Later, Kamsky showed his ambitions to play for a win by avoiding the repetition of moves. “I was hoping that Gata would repeat the moves but he had definitely more time at that moment”, pointed out Rustam Kasimdzhanov. In the time trouble Black started to make mistakes, missed Qa4 and tactics 39. Ng7 afterwards. The former world champion got the technically winning endgame with two extra pawns and didn’t leave any chance to his opponent.

Ponomariov-Caruana 1:0
Ruslan Ponomariov didn’t get anything special out of the opening playing with white against Fabiano Caruana. Italian player missed 29.Nc6 and let his opponent to activate the rooks and to get bishop against knight in the endgame. It was not easy for Black to defend all the time and according to Caruana 39…c4 was one of the inaccurate moves he had made. Later on, Fabiano decided to sacrifice a pawn in order to activate his rook but Ruslan calmly took “the gift” and later on converted his advantage into a full point.

Nakamura-Giri ½-½ Hikaru Nakamura got a slight advantage after the opening. Anish Giri was defending very well and managed not to fall into all possible traps created by American. Both players pointed out they would have agreed for a draw earlier but according to the rules it was impossible. “These rules teach us how to play against Magnus because Norwegian never agrees for a draw,” pointed out Anish Giri. (Photos and report by Anastasiya Karlovich/official website)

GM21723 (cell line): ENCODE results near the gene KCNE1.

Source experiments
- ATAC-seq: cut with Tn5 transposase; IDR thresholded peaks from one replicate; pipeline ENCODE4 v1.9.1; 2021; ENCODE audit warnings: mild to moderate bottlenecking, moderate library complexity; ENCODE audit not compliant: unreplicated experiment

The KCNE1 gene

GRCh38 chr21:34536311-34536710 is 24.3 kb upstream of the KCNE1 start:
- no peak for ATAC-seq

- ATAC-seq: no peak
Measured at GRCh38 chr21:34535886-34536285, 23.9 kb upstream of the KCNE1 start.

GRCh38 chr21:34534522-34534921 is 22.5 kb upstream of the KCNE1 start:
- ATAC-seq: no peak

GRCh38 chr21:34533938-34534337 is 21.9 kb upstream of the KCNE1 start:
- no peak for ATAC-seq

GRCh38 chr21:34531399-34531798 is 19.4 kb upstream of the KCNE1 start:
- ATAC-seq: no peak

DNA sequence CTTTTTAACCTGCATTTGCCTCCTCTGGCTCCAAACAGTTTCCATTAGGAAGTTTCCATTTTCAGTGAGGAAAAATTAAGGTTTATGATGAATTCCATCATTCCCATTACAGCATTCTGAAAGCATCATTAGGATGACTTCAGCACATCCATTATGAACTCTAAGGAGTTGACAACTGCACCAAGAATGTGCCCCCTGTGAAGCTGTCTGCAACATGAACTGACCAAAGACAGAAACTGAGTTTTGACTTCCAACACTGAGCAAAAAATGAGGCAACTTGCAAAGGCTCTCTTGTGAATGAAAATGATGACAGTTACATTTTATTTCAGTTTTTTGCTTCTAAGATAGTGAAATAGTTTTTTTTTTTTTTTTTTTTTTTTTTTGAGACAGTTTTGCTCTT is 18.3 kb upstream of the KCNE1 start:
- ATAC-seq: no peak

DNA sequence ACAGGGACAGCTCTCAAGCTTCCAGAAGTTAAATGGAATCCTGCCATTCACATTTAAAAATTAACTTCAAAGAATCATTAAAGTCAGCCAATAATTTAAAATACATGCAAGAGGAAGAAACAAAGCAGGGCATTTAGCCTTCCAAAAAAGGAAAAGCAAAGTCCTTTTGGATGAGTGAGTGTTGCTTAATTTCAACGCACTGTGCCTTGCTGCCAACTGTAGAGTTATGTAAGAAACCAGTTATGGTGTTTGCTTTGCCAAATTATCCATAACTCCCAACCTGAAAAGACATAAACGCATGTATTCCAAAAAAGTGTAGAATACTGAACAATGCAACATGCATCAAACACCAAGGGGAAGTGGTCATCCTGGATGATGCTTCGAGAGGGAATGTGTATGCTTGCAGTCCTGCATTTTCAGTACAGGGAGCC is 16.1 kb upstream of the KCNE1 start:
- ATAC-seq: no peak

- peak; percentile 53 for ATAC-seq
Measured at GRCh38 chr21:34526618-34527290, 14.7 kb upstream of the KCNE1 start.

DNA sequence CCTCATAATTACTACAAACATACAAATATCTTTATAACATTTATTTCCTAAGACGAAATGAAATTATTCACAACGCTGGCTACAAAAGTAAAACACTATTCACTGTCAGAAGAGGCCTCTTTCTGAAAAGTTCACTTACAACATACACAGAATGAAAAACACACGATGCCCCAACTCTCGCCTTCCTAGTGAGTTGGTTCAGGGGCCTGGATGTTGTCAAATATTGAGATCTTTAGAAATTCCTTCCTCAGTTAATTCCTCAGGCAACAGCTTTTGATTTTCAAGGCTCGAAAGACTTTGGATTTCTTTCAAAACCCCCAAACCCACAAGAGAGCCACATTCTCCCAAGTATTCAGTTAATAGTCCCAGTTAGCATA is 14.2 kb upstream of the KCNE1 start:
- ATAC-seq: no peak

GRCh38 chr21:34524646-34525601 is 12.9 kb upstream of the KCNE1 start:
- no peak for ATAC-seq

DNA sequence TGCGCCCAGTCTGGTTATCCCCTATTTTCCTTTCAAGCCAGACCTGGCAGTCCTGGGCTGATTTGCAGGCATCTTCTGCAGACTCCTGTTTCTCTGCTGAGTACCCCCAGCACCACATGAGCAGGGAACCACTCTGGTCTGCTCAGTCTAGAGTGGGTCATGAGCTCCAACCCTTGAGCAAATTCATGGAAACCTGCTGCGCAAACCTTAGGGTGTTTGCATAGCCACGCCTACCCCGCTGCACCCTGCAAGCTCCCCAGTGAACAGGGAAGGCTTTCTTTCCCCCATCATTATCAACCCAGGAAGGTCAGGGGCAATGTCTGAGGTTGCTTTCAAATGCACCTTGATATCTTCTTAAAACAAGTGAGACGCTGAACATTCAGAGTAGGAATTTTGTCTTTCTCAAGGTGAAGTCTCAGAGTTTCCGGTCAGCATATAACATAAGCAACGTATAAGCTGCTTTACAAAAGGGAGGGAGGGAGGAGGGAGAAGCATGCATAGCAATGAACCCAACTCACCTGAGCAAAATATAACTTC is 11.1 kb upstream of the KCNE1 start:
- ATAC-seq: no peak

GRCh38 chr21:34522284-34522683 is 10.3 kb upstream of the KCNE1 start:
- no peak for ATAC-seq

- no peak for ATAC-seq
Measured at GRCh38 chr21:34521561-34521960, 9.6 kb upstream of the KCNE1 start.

Alekhine Chess R2: Adams Leads


Round 2 games of Alekhine Chess Memorial were played on April, 22 in Paris. Three games out of five finished in a draw, like in Round 1. Despite the fact that it was a week-day the chess pavilion in the Tuileries Garden (the Louvre Museum) was again full of spectators.